A PhD student who died following the avalanche at Glencoe was one of Scotland's foremost amateur mountain bikers, friends and teammates have said.
Christopher Bell, 24, was described as an "unassuming gentleman" who competed at a top level in the nation's toughest off-road challenges.
Ben Thompson - a friend and teammate of Mr Bell, who rode for the Highlands-based Nevis Cycles team - said: "He was one of the top amateurs in Scotland in off-road triathlon and mountain biking.
"He was certainly a competitive character but didn't have an aggressive character. He believed we were all in it together. We weren't so much a racing team as a bunch of pals."
Mr Bell recently ranked within the top 15 at the Celtman Extreme Scottish Triathlon, a major endurance event that attracts entrants from throughout Britain and Europe. The event consists of a 2.5-mile swim in Loch Shieldaig, a 26-mile run over two munros and a 125.5-mile Highland cycle ride, all of which he completed in under 14 hours.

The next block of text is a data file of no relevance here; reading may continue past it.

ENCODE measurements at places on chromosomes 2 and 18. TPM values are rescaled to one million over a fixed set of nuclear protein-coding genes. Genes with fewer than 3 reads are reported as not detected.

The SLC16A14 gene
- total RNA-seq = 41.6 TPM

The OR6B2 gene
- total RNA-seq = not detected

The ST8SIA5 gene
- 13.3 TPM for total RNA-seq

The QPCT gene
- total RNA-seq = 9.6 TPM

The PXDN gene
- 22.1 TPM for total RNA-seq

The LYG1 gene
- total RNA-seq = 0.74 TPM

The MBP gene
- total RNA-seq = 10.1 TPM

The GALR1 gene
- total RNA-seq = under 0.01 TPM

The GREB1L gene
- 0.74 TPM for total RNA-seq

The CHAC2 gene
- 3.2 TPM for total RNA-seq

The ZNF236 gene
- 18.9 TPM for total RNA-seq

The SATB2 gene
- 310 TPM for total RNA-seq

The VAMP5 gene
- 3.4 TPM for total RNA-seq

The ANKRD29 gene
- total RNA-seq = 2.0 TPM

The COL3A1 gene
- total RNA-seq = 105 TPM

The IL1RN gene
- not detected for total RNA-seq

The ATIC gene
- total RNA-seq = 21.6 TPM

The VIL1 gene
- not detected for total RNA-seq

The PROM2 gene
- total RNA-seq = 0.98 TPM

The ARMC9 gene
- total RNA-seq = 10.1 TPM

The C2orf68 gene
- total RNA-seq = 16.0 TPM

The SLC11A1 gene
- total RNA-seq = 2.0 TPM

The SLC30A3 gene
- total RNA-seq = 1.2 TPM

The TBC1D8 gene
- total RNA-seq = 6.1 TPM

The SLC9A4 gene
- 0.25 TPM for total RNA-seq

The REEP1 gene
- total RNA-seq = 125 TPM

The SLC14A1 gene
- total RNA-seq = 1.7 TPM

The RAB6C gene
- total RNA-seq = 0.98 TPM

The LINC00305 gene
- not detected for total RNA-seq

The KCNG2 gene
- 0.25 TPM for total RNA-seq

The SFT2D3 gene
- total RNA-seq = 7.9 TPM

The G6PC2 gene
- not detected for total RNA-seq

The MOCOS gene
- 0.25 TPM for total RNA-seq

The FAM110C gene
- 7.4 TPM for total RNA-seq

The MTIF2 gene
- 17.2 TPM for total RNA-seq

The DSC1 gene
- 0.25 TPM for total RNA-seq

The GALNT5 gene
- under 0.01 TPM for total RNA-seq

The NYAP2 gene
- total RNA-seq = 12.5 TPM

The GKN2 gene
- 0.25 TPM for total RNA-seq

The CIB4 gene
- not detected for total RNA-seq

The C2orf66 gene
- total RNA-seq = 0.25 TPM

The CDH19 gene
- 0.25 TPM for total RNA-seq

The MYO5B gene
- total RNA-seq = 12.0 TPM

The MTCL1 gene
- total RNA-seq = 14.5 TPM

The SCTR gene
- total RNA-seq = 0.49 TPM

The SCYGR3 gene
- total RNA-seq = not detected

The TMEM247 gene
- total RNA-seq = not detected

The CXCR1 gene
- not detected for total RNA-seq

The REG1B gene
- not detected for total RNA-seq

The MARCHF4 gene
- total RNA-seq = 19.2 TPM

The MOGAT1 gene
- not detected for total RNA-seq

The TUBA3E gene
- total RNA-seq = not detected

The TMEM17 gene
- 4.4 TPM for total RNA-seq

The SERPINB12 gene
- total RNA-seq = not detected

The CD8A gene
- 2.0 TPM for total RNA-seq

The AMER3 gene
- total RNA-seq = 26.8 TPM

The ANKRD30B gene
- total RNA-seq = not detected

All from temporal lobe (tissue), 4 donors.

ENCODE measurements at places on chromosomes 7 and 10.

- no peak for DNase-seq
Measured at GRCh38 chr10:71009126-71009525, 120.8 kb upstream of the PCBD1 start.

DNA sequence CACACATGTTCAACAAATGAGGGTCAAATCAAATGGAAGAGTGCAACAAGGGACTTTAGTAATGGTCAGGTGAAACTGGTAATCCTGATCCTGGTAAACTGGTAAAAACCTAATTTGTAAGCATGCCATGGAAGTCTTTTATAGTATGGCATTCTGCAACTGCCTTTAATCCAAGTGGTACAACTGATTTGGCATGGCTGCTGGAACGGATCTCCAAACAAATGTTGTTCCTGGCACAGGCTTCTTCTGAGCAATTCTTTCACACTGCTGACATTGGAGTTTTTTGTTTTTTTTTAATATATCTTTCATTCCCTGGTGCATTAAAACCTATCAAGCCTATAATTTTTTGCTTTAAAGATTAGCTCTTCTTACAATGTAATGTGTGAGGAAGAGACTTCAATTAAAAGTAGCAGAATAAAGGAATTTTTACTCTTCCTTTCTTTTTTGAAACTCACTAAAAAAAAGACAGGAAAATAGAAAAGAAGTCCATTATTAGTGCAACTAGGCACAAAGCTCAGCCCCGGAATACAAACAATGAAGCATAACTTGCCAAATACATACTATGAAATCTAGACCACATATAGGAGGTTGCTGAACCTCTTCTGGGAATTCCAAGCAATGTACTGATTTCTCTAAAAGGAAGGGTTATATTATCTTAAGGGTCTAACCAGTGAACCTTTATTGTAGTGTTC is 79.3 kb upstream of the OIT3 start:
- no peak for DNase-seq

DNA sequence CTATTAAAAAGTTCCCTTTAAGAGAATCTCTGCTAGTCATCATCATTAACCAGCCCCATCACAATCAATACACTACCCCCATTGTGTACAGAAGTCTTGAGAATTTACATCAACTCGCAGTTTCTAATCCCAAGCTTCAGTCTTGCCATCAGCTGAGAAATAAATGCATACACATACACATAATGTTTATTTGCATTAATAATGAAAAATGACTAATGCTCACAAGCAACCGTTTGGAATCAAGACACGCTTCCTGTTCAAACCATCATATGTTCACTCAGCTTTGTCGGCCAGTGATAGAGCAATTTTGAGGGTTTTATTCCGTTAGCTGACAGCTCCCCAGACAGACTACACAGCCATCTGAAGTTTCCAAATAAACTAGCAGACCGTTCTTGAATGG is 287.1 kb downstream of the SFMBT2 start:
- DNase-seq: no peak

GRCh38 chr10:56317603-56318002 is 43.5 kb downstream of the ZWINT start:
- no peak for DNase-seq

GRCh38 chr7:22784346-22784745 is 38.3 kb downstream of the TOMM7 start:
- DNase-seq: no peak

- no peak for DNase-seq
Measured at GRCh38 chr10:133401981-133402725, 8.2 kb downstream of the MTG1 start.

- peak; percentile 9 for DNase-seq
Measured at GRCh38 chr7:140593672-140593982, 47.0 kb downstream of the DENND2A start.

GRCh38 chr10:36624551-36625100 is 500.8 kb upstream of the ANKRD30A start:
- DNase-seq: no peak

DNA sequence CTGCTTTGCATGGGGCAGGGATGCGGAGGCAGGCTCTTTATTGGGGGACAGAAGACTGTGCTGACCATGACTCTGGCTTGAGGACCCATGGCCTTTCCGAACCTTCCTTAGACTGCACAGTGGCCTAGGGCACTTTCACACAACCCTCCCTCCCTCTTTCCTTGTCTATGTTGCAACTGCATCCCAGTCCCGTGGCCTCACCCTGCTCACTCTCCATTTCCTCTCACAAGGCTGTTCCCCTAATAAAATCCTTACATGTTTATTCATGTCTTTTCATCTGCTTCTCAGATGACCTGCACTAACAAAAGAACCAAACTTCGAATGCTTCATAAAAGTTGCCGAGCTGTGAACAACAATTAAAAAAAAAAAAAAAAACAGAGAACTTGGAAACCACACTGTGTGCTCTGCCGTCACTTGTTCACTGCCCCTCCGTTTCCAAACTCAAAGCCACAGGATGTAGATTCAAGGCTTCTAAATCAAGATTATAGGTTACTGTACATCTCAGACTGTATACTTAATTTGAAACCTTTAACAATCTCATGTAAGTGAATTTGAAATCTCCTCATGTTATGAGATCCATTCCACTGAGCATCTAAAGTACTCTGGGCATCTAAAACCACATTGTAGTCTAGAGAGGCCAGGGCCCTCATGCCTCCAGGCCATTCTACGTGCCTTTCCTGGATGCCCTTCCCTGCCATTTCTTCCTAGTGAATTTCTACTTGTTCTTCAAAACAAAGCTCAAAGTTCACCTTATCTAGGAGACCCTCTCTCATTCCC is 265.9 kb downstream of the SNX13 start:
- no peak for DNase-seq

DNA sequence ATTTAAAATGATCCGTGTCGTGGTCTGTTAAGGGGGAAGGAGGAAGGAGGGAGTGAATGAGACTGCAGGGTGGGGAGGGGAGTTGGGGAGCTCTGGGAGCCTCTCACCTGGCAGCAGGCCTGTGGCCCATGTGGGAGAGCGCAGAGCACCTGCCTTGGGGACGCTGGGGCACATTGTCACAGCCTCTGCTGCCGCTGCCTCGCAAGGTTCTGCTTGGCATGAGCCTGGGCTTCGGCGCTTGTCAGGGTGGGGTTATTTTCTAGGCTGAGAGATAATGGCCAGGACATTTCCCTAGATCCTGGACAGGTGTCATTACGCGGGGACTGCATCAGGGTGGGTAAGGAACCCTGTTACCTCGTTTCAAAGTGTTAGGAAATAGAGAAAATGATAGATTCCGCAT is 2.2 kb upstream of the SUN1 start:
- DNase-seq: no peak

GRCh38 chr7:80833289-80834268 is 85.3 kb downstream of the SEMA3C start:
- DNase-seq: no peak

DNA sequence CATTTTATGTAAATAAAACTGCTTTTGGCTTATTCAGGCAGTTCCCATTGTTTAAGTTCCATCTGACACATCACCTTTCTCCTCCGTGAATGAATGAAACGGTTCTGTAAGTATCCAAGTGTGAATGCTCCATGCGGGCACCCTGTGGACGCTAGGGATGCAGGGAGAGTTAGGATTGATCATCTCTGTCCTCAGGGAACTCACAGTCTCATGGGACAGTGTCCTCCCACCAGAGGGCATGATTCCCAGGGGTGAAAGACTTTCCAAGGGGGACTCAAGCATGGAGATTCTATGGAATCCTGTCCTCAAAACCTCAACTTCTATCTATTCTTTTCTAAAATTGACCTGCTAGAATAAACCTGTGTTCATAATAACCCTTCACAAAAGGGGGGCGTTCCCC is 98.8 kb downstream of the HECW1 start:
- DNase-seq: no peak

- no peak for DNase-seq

"He really enjoyed that event," added Mr Thompson. "It's probably the hardest, most challenging off-road event in the UK."
Celtman organisers paid tribute to Mr Bell on their website, saying: "Christopher competed in the 2012 Celtman and placed an impressive 14th with the help of his great support crew (his parents). Our thoughts go out to all who knew Chris and of course to the families and friends of the other climbers involved."
Mr Bell, who was originally from Blackpool, Lancashire, was studying for a PhD in ocean mapping in Oban. Those close to him said he loved the Highlands and enjoyed being in Oban - an ideal gateway for outdoor pursuits including mountaineering, fell running and mountain biking.
Friend Kevin Whitehead, who went on bike rides with Mr Bell, said he was an exceptional cyclist. "He was just getting better and better," he said.
"He was big on mountain biking and getting into road biking and won some of the local time-trials. He was very, very good and he'd done some pretty major events. But he was a quiet, unassuming gentleman. He didn't brag about his achievements, even though they were pretty big ones."